In case I forgot to mention a notable death this week, you can always peruse the list yourself by clicking here.
1.) I've seen an interview where Mitch Hurwitz claimed that Modern Family was a more mainstream Arrested Development. Thoughts? Can you find other shows that were mainstream versions of existing shows.
2.) Watchmojo.com have this thing where they do the best movies of each decade. Give me your thoughts. But before every video, they claim that the movie picks are not just critical masterpieces. For this decade, what are movies that you know will be remembered and consider classics for year to come? My pick is the Avengers, no doubt will it still be remembered.
3.) When it comes to reality shows, its common knowledge that its been planned out. But what about reality competition shows? Are the fights and problems still scripted? Are the competitions themselves scripted?
1) I did try to track down that interview, but I couldn't locate it. Granted, I could have searched longer. To be honest, I'm not sure I agree 100% with his assessment. Certainly I can see a few similarities, but Modern Family always struck me as borrowing heavier from The Office and maybe a couple other family-themed shows I can't think of. But to answer your question, I might need some time to think of specifics.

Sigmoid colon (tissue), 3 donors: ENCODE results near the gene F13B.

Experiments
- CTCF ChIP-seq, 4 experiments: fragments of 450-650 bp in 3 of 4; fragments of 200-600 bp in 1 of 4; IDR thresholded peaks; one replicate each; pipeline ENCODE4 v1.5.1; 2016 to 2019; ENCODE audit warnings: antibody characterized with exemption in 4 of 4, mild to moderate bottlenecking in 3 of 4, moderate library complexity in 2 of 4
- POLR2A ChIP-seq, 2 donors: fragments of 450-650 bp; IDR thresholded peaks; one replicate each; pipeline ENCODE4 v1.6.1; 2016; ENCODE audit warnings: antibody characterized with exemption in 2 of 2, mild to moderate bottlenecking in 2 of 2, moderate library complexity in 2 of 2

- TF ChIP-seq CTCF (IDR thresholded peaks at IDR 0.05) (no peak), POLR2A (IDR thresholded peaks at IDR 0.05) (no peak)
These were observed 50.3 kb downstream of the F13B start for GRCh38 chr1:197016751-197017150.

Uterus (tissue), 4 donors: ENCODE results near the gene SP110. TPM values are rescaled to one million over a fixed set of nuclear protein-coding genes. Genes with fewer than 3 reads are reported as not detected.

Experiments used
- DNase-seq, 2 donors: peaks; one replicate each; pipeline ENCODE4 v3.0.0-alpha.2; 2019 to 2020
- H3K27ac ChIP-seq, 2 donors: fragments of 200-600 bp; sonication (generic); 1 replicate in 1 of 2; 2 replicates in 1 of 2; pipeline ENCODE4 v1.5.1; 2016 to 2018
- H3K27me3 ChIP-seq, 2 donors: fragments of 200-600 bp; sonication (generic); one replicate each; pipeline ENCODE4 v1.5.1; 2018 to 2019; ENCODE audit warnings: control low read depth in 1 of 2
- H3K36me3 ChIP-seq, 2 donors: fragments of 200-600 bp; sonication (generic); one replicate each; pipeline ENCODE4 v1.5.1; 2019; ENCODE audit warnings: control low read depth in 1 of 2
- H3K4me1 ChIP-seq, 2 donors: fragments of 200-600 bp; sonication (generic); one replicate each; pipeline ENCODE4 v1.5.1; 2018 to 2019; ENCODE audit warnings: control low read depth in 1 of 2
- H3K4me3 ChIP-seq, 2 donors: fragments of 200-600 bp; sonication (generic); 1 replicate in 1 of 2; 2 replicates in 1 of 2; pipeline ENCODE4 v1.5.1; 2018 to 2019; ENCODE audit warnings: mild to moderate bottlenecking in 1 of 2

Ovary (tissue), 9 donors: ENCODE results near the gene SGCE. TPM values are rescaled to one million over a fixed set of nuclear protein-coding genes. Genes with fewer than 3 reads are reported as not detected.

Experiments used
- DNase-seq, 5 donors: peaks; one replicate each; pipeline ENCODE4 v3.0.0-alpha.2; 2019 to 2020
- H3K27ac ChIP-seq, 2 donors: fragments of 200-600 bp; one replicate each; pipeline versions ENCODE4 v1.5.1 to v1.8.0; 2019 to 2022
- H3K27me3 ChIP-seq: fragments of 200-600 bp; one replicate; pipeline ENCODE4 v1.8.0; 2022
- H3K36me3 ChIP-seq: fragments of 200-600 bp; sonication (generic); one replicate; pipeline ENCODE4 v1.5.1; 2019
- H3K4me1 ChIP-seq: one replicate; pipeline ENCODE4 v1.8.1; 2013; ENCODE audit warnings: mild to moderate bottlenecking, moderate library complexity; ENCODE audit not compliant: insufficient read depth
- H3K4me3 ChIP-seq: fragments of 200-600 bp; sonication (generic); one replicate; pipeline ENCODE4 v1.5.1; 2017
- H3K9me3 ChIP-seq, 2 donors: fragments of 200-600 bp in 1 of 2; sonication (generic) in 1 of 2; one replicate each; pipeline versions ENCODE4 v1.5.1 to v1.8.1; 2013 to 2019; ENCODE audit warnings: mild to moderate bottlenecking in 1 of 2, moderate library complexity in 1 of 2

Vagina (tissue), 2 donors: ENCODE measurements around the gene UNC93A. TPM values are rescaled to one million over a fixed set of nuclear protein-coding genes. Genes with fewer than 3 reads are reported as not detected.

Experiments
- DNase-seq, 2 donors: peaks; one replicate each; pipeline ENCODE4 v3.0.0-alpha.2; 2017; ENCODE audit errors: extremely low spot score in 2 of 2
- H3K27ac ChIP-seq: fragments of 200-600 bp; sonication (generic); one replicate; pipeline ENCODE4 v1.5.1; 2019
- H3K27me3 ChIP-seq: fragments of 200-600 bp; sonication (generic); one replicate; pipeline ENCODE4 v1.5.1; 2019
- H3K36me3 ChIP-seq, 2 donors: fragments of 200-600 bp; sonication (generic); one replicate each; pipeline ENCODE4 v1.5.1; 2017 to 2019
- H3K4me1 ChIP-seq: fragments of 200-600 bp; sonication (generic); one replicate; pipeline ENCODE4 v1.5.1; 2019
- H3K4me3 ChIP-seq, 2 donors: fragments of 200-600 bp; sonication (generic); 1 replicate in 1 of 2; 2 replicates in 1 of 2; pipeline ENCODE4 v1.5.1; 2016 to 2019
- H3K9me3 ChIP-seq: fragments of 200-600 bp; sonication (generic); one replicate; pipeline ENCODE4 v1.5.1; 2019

I can say that often on television, especially with regard to comedies, ideas are recycled from one super successful title and then spun their own way as newer versions emerge. Take Seinfeld for example. You have three guys and a girl getting into crazy situations. It's Always Sunny in Philadelphia definitely took that template, changed the city, and put the location in a bar. And from that series spawned any number of shows where a trio or foursome or higher number of pals get into ridiculous situations: Workaholics, The League. There are other trends like this. Take a show that concentrates on one family in one house (The Honeymooners, All in the Family, and on and on). You can trace that, along with the police procedural, back decades to the beginning of TV.
You also have plenty of odd couple shows. The hit film from 1968 starring Walter Matthau and Jack Lemmon became the show from 1970-1975 starring Tony Randall and Jack Klugman. From there we had Perfect Strangers and you could even argue that 2 Broke Girls embraces that theme. Nowadays networks love to toss a group of friends or adults and relatives and force them into living together or near each other. Friends didn't originate this, but that series obviously inspired many shows that were spawned afterwards. Again, this really doesn't address the "mainstream" aspect of your question, but it does illustrate the trends we commonly see on TV.